Leading with Heart

In business school, we spent some time debating whether leaders are born or whether they can be made. Is there an innate sense of what it takes to be a great leader within some people, and do other people just have to work really hard to train that sense? For me, the answer was always a mix of both. It takes a little bit of intuition and a whole lot of experience to be able to lead a company (even if you’re a company of one!). The trouble is that we tend to give a ton of credit to that which we can measure and objectify and downplay the ability to make decisions just because they feel like the right thing to do. These decisions may seem subjective and may go against everything the numbers tell us to do, but they are still the right decisions.

A great example of this can be seen when looking at online shoe retailer Zappos. The company is well known for going to extreme lengths to take care of customers. From spending hours on the phone,  to sending flowers to grieving clients, to taking back discontinued shoes - the company routinely makes decisions that fly in the face of “good metrics.” But they’re asking the right questions (see what I did there?), and they know that the things that truly matter (i.e., customer loyalty, brand devotion) may not be measurable in a traditional sense. And if you’re still on the fence about whether it’s worth it to pay a call center employee hourly to spend an inordinate amount of time being helpful to your customers, here’s a number that may work for you: $928 million.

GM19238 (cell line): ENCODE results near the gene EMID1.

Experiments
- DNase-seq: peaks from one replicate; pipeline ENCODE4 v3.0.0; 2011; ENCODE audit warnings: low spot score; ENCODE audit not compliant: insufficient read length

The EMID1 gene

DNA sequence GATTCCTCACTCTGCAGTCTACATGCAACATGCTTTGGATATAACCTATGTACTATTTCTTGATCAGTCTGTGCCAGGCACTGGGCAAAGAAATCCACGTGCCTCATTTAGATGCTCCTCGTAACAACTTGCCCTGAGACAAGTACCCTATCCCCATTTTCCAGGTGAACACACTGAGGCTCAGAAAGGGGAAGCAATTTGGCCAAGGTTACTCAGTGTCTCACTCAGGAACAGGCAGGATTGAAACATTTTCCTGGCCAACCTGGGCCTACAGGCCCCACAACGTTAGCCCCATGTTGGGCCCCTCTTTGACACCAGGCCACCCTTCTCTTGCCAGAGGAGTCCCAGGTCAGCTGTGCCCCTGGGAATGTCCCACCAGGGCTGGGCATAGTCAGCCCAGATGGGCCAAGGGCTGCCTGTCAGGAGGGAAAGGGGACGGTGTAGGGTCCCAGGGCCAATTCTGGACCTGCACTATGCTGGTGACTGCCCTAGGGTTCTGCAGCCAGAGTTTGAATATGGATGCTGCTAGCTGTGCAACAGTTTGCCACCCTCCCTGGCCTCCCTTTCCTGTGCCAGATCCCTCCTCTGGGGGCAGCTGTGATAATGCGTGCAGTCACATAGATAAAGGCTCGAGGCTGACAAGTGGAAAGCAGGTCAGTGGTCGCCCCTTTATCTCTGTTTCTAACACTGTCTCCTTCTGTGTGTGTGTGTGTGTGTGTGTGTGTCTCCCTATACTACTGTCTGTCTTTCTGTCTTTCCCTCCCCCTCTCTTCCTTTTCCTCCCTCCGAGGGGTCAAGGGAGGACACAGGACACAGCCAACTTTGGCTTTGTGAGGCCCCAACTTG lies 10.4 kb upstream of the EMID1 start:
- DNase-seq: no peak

Quality vs. Quality

I was chatting with one of our search partners the other day and not to get too Zen and The Art of Motorcycle Maintenance on anyone but we ended up having a conversation about what quality really means. It was deep. Unlike traditional search which weighs potential matches and returns a ranked list, what we were looking at with this partner was a matching algorithm that instead was trying to provide the one best match to every searcher. This logic is similar to that used by your voice assistant (Alexa or Siri or whoever); in a world of virtually endless possibilities (quantity), voice assistants seek to return only what they deem to be the best match (quality).